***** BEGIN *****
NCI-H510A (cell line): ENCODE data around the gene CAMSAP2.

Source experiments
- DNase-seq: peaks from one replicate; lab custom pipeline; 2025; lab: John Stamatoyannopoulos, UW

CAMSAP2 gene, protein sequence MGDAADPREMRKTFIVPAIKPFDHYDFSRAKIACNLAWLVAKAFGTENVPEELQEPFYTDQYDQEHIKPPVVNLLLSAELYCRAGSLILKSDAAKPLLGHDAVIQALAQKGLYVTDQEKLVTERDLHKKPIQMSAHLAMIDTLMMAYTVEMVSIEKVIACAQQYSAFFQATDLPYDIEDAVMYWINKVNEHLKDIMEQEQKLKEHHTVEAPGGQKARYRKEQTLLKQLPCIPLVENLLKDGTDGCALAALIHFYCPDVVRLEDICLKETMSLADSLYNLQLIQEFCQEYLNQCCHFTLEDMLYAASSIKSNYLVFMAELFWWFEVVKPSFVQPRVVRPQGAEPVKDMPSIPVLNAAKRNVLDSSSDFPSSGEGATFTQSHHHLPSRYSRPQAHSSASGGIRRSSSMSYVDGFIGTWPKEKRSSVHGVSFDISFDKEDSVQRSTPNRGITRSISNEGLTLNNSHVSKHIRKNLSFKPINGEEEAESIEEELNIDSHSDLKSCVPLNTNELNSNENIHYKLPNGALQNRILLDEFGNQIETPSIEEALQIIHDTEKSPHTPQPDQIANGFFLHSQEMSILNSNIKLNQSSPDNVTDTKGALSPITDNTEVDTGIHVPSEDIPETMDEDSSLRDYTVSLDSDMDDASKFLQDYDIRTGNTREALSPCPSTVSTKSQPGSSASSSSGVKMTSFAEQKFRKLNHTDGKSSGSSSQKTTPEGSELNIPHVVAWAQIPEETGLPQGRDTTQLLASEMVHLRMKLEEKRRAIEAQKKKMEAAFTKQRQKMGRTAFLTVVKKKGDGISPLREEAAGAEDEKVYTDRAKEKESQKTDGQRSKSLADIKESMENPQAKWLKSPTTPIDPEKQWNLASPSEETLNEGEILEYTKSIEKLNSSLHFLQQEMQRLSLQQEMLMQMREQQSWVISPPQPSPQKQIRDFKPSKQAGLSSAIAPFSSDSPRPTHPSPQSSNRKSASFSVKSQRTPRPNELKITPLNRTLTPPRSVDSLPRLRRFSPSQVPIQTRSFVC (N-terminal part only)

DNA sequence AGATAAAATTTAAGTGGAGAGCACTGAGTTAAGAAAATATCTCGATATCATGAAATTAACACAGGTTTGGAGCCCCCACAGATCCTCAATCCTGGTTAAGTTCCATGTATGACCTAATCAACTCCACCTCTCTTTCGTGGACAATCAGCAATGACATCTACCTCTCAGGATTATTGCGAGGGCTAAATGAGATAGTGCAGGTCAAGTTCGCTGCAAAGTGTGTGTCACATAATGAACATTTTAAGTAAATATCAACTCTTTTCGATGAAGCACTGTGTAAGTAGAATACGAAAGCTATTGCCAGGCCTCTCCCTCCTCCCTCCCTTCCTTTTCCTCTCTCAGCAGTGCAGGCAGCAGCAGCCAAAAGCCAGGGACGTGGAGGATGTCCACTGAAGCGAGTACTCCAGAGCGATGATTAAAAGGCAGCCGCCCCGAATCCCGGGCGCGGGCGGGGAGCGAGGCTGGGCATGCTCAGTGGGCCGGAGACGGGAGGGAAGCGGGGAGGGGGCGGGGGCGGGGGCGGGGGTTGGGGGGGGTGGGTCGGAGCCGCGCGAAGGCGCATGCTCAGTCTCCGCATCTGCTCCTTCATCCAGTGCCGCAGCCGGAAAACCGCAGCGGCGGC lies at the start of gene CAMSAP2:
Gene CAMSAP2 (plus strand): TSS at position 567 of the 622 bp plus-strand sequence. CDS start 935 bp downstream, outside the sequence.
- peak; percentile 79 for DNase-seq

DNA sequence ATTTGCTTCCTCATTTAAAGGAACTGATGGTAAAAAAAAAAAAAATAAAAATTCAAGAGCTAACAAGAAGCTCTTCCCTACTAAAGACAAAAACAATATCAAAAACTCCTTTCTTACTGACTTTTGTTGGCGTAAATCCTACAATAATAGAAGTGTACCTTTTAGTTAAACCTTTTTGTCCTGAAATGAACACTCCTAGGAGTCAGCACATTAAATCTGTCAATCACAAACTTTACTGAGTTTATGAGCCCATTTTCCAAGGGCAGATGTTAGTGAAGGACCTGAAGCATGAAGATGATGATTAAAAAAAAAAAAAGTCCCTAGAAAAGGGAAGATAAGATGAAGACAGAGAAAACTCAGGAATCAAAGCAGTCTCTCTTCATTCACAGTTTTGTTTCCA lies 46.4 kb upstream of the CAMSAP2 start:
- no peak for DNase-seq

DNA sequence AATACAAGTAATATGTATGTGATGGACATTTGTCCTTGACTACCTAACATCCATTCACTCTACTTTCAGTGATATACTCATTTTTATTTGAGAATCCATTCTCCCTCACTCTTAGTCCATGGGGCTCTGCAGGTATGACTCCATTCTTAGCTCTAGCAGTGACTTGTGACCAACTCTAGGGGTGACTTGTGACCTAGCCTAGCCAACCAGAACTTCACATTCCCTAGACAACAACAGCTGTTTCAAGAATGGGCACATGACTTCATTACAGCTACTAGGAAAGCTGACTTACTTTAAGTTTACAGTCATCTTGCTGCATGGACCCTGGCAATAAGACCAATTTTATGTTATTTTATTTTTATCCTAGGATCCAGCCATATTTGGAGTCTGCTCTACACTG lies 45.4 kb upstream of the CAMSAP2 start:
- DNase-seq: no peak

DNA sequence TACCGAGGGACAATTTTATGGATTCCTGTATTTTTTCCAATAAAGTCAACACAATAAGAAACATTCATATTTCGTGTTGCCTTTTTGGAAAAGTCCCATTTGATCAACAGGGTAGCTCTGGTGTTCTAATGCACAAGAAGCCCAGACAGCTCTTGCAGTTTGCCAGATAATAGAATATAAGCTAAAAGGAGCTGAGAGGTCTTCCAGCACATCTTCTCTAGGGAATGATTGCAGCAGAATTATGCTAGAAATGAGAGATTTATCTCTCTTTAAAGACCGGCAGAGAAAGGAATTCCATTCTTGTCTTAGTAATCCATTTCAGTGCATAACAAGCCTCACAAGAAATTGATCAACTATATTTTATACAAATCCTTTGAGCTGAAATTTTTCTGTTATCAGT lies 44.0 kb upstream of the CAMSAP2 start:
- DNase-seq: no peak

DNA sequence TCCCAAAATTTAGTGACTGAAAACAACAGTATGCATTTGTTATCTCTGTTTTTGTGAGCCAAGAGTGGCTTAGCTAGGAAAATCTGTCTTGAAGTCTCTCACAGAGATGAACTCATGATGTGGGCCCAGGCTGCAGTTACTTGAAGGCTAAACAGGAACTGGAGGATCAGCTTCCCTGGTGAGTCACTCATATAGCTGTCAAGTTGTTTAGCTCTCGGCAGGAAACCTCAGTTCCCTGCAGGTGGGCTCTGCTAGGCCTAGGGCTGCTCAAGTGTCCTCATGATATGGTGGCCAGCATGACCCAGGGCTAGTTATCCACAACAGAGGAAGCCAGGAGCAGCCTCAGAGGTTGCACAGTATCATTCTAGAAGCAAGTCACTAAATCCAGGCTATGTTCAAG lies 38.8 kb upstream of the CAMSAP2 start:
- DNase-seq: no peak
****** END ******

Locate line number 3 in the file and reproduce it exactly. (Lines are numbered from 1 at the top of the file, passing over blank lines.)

- DNase-seq: peaks from one replicate; lab custom pipeline; 2025; lab: John Stamatoyannopoulos, UW